The Environmental Protection Ministry, supported by the OECD, is urging Israel to move to 40% renewable energy by 2030, despite their previously stated goal of 30%, which is still being pursued by the Energy Ministry. Energy Minister Yuval Steinitz continues to push for gas-powered plants stationed in the Mediterranean Sea, and says that 30% is enough to make Israel the world leader in renewable energy. However, the OECD is in strong support of Environmental Minister Gila Gamliel, who is not only thinking about Israel’s global position, but also how to safely secure a sustainable future, and bring the carbon footprint down to zero by 2050.
Compared to other countries, Israel’s greenhouse gas emissions may appear small, but they continue to rise. Steinitz wants to continue exploring the idea of natural gas, even possibly building another power plant in the Mediterranean Sea. However, the Environmental Protection Ministry opposes, stating that another power plant would take at least 7 years to build, and by then, most countries may be running on 100% renewable energy.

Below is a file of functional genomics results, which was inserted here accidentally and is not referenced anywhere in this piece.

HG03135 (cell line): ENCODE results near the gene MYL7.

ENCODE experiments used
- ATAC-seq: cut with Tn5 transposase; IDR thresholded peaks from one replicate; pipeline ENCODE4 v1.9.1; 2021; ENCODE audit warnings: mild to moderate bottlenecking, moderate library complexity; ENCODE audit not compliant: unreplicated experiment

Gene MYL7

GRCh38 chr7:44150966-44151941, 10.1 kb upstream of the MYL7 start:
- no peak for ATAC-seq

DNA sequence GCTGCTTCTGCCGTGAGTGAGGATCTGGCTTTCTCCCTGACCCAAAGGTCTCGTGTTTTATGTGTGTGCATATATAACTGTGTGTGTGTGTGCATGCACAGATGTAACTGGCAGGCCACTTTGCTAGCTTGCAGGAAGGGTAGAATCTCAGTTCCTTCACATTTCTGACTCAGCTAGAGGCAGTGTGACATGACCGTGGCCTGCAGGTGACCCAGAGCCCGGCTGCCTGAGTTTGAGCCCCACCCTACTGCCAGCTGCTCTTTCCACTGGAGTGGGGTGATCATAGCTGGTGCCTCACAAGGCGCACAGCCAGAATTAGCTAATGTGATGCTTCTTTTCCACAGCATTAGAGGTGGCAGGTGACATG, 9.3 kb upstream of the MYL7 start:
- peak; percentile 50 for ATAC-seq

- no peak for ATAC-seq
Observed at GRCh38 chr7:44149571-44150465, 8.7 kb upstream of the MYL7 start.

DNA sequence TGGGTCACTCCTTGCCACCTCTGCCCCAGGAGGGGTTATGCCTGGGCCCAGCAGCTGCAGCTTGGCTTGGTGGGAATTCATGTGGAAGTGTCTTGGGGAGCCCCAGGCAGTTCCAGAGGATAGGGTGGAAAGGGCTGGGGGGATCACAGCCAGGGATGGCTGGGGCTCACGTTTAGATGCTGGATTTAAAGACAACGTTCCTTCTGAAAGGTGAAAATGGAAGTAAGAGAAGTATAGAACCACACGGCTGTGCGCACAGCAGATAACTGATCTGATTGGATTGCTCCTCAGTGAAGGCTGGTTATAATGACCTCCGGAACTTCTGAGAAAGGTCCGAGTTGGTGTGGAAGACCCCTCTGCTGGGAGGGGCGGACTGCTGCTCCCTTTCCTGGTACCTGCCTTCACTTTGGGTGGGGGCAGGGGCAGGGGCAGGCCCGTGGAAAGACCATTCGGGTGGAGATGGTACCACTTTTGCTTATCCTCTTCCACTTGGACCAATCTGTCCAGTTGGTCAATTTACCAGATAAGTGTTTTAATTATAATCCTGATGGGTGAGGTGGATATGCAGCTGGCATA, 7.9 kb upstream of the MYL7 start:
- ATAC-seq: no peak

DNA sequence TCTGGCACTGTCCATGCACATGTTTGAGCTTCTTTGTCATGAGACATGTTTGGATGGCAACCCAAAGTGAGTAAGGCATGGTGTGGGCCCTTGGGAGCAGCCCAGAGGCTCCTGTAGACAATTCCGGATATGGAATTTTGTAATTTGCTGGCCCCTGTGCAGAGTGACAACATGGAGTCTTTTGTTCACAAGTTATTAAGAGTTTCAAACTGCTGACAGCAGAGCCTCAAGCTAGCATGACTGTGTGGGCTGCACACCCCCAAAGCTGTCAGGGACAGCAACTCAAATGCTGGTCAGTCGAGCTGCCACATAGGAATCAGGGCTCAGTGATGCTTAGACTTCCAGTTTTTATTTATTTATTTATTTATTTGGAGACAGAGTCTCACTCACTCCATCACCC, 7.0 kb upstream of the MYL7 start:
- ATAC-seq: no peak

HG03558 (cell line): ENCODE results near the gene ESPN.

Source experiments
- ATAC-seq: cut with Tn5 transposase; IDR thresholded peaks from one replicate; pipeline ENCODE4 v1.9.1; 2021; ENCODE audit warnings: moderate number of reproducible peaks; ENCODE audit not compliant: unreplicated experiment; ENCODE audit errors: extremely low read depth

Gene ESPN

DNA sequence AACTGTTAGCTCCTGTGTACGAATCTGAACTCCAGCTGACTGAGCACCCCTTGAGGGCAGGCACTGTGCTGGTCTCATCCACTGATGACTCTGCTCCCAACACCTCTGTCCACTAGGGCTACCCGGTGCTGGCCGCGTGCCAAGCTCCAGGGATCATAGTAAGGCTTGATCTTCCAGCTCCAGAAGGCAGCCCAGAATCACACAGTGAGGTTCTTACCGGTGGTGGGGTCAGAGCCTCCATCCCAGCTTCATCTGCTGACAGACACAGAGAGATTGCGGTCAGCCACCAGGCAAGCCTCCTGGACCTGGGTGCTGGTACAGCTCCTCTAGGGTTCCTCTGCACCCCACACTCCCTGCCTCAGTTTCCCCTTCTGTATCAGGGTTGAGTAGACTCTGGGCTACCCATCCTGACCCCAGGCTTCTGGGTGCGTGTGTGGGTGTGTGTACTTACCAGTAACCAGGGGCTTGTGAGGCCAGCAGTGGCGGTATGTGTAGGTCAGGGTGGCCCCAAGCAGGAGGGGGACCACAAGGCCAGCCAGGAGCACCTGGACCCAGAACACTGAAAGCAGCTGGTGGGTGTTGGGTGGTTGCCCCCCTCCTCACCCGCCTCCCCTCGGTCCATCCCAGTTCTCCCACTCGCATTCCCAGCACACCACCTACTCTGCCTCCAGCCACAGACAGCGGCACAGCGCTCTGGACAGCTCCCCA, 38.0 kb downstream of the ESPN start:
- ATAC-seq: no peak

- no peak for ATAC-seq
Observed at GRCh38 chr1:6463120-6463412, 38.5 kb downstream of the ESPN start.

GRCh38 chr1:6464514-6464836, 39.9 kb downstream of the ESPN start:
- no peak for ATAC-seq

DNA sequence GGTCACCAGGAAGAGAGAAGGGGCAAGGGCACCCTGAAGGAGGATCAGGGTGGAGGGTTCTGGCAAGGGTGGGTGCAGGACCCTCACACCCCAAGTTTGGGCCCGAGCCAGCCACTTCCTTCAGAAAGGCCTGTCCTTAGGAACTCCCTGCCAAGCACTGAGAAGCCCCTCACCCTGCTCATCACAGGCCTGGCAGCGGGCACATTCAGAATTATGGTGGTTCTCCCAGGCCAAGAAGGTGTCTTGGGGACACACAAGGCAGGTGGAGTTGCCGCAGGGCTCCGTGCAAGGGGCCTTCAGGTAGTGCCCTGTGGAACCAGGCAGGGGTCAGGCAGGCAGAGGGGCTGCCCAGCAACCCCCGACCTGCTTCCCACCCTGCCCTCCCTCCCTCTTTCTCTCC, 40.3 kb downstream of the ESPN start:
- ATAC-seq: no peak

The OECD Environmental Directorate is working with Gamliel to create a blueprint on how to reduce greenhouse gases and manage the economic, environmental, and social needs of climate change. In a statement by the OECD, they say that “Prioritizing renewable energy over fossil fuel generation in the electricity sector ensures a pathway to low-carbon future, whilst safeguarding well-being.”
While “creating an electricity system based predominantly on natural gas will jeopardize deep decarbonization goals due to the lock-in of carbon-intensive infrastructure and will not fully resolve air pollution problems…Solar PV (photovoltaic), in contrast, is cheaper than gas and its use would reduce air pollution and improve health, create jobs as well as provide other benefits.”